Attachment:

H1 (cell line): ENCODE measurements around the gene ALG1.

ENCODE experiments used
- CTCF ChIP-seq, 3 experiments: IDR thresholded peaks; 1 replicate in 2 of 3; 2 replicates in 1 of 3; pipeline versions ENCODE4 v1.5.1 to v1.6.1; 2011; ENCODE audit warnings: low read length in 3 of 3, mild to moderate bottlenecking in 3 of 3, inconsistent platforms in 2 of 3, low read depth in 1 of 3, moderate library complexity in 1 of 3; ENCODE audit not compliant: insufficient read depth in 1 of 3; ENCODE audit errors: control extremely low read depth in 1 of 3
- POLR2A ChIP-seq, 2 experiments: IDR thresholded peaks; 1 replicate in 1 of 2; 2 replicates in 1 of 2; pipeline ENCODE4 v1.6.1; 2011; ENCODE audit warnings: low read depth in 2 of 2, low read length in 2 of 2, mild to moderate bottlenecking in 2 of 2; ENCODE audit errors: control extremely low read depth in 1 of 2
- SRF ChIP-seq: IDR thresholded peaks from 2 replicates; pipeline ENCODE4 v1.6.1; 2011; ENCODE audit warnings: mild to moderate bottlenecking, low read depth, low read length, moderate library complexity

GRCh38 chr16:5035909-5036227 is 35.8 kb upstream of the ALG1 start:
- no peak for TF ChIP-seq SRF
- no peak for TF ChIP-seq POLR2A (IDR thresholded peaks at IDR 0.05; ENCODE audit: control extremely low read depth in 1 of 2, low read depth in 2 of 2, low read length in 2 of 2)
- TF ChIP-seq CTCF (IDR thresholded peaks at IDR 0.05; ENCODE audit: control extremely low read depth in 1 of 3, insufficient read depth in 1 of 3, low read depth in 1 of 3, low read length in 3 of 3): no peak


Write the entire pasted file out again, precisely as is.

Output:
H1 (cell line): ENCODE measurements around the gene ALG1.

ENCODE experiments used
- CTCF ChIP-seq, 3 experiments: IDR thresholded peaks; 1 replicate in 2 of 3; 2 replicates in 1 of 3; pipeline versions ENCODE4 v1.5.1 to v1.6.1; 2011; ENCODE audit warnings: low read length in 3 of 3, mild to moderate bottlenecking in 3 of 3, inconsistent platforms in 2 of 3, low read depth in 1 of 3, moderate library complexity in 1 of 3; ENCODE audit not compliant: insufficient read depth in 1 of 3; ENCODE audit errors: control extremely low read depth in 1 of 3
- POLR2A ChIP-seq, 2 experiments: IDR thresholded peaks; 1 replicate in 1 of 2; 2 replicates in 1 of 2; pipeline ENCODE4 v1.6.1; 2011; ENCODE audit warnings: low read depth in 2 of 2, low read length in 2 of 2, mild to moderate bottlenecking in 2 of 2; ENCODE audit errors: control extremely low read depth in 1 of 2
- SRF ChIP-seq: IDR thresholded peaks from 2 replicates; pipeline ENCODE4 v1.6.1; 2011; ENCODE audit warnings: mild to moderate bottlenecking, low read depth, low read length, moderate library complexity

GRCh38 chr16:5035909-5036227 is 35.8 kb upstream of the ALG1 start:
- no peak for TF ChIP-seq SRF
- no peak for TF ChIP-seq POLR2A (IDR thresholded peaks at IDR 0.05; ENCODE audit: control extremely low read depth in 1 of 2, low read depth in 2 of 2, low read length in 2 of 2)
- TF ChIP-seq CTCF (IDR thresholded peaks at IDR 0.05; ENCODE audit: control extremely low read depth in 1 of 3, insufficient read depth in 1 of 3, low read depth in 1 of 3, low read length in 3 of 3): no peak